Cinnamomum verum

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Sri Lanka Cinnamon
Cinnamomum verum1.jpg
C. verum foliage and flowers
Scientific classification
Kingdom: Plantae
Division: Magnoliophyta
Class: Magnoliopsida
Order: Laurales
Family: Lauraceae
Genus: Cinnamomum
Species: C. verum
Binomial name
Cinnamomum verum
J.Presl
Synonyms[1]

Cinnamomum verum, called "true cinnamon", Ceylon cinnamon or Sri Lanka cinnamon is a small evergreen tree belonging to the family Lauraceae, native to Sri Lanka.[2] Among other species, its inner bark is used to make cinnamon.

The old botanical synonym for the tree—Cinnamomum zeylanicum—is derived from Sri Lanka's former name, Ceylon.[3] Sri Lanka still produces 80–90% of the world's supply of Cinnamomum verum, and it is also cultivated on a commercial scale in Seychelles and Madagascar.[4]

Cinnamomum verum trees are 10–15 metres (32.8–49.2 feet) tall. The leaves are ovate-oblong in shape, 7–18 cm (2.75–7.1 inches) long. The flowers, which are arranged in panicles, have a greenish color, and have a distinct odor. The fruit is a purple 1-cm drupe containing a single seed.[citation needed]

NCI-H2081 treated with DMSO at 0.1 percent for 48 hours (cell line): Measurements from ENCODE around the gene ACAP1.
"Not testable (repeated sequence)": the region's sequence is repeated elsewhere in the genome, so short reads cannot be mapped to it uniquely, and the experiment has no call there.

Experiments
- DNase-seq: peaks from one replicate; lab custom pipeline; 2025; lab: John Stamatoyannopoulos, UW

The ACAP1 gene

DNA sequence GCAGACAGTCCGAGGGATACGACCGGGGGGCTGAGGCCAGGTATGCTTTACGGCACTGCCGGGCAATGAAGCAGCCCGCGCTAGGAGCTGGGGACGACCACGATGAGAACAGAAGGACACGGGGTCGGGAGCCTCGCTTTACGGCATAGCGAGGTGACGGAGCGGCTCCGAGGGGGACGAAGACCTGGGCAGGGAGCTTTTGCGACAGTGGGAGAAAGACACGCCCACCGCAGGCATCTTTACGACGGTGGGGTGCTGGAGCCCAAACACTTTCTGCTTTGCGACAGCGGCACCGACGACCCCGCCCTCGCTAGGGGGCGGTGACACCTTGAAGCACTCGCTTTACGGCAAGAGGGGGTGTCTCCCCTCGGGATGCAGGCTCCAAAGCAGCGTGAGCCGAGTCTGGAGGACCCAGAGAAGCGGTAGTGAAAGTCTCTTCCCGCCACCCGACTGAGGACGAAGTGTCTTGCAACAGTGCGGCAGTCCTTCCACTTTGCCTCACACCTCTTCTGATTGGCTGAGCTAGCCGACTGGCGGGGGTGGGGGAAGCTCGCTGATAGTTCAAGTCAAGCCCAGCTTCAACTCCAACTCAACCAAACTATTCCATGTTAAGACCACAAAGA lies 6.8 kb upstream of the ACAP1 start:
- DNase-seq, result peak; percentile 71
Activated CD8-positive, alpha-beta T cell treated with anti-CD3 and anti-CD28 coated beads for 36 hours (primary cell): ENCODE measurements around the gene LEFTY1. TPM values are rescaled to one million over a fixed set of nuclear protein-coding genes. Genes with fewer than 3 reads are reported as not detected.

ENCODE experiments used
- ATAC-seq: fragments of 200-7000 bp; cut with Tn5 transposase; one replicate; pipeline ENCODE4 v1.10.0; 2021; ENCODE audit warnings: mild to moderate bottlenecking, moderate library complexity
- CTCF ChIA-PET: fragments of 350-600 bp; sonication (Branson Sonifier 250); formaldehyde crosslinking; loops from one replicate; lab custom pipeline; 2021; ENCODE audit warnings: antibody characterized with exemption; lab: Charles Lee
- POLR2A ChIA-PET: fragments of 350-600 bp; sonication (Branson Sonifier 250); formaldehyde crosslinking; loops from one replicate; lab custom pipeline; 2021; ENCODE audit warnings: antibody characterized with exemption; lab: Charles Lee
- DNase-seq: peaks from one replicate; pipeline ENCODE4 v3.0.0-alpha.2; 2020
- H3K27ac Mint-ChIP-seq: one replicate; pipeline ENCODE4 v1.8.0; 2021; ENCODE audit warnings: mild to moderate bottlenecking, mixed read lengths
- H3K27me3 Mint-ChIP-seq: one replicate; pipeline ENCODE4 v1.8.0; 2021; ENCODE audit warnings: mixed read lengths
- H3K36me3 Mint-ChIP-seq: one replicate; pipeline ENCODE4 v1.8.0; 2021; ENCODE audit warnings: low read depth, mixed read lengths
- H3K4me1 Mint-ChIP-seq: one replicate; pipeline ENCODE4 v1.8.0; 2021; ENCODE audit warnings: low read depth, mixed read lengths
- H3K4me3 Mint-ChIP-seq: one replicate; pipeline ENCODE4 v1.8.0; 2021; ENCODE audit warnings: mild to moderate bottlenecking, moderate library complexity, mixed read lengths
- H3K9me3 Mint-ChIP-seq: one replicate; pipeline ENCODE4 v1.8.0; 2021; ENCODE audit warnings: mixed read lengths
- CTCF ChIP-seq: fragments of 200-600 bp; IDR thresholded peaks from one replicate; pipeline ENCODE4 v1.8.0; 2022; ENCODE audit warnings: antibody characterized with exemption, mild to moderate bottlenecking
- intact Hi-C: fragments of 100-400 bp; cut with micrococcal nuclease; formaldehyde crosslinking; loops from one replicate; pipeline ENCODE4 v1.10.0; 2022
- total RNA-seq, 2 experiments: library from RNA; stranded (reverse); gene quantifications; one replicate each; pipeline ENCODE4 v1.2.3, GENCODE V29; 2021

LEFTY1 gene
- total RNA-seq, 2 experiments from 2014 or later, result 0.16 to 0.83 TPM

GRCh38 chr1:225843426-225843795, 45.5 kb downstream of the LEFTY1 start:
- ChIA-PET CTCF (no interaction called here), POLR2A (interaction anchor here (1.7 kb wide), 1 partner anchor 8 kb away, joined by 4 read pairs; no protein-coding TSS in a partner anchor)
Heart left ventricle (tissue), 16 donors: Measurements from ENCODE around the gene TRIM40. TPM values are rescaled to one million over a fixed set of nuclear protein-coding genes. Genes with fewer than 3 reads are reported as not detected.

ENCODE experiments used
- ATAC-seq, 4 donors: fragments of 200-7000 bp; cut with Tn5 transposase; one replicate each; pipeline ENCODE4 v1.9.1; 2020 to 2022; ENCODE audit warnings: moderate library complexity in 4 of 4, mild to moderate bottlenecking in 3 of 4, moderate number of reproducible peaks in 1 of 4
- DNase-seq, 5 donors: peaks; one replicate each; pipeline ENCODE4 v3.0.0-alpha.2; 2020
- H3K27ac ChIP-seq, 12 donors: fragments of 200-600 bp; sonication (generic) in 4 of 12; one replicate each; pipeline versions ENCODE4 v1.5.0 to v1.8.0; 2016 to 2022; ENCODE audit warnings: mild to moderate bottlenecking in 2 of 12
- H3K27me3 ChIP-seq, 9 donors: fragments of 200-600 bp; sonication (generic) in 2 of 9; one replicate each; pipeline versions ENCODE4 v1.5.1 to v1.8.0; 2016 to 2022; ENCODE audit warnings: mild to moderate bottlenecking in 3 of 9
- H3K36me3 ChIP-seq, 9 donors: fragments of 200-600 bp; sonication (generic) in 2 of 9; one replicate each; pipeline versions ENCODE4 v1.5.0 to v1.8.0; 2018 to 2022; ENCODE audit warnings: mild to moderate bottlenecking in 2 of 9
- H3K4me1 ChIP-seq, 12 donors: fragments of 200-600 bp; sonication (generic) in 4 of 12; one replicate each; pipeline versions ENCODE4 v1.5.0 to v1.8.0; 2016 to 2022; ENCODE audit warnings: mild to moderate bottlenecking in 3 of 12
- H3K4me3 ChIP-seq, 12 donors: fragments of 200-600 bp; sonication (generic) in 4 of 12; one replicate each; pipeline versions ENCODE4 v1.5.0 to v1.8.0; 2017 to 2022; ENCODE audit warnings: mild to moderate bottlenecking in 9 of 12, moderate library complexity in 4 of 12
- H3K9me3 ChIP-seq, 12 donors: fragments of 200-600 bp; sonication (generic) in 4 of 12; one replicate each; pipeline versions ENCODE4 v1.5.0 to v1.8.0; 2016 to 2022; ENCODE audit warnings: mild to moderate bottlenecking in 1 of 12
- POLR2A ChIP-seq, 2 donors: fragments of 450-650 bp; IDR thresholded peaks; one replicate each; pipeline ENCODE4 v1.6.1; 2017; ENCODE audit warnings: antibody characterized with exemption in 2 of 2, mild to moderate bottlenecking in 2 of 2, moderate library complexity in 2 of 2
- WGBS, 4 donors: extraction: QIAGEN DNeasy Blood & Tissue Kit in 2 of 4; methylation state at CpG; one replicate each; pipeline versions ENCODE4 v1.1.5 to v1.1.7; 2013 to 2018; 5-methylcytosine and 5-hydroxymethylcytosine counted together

Cultivars[edit]

There are several different cultivars of Cinnamomum verum based on the taste of bark:[citation needed]

  • Type 1 Sinhala: Pani Kurundu (පැණි කුරුඳු), Pat Kurundu (පත් කුරුඳු) or Mapat Kurundu (මාපත් කුරුඳු)
  • Type 2 Sinhala: Naga Kurundu (නාග කුරුඳු)
  • Type 3 Sinhala: Pani Miris Kurundu (පැණි මිරිස් කුරුඳු)
  • Type 4 Sinhala: Weli Kurundu (වැලි කුරුඳු)
  • Type 5 Sinhala: Sewala Kurundu (සෙවල කුරුඳු)
  • Type 6 Sinhala: Kahata Kurundu (කහට කුරුඳු)
  • Type 7 Sinhala: Pieris Kurundu (පීරිස් කුරුඳු)

Gallery[edit]

References[edit]

  1. ^ "The Plant List: A Working List of All Plant Species". Retrieved February 26, 2014. 
  2. ^ "Cinnamon". Encyclopaedia Britannica. 2008. (species Cinnamomum zeylanicum), bushy evergreen tree of the laurel family (Lauraceae) native to Bangladesh, Sri Lanka (Ceylon), the neighboring Malabar Coast of India, and Myanmar (Burma), and also cultivated in South America and the West Indies for the spice consisting of its dried inner bark. The bark is widely used as a spice due to its distinct odor. 
  3. ^ "In pictures: Sri Lanka's spice of life". BBC News. 
  4. ^ Iqbal, Mohammed (1993). "International trade in non-wood forest products: An overview". FO: Misc/93/11 - Working Paper. FOOD AND AGRICULTURE ORGANIZATION OF THE UNITED NATIONS. Retrieved November 12, 2012. 

External links[edit]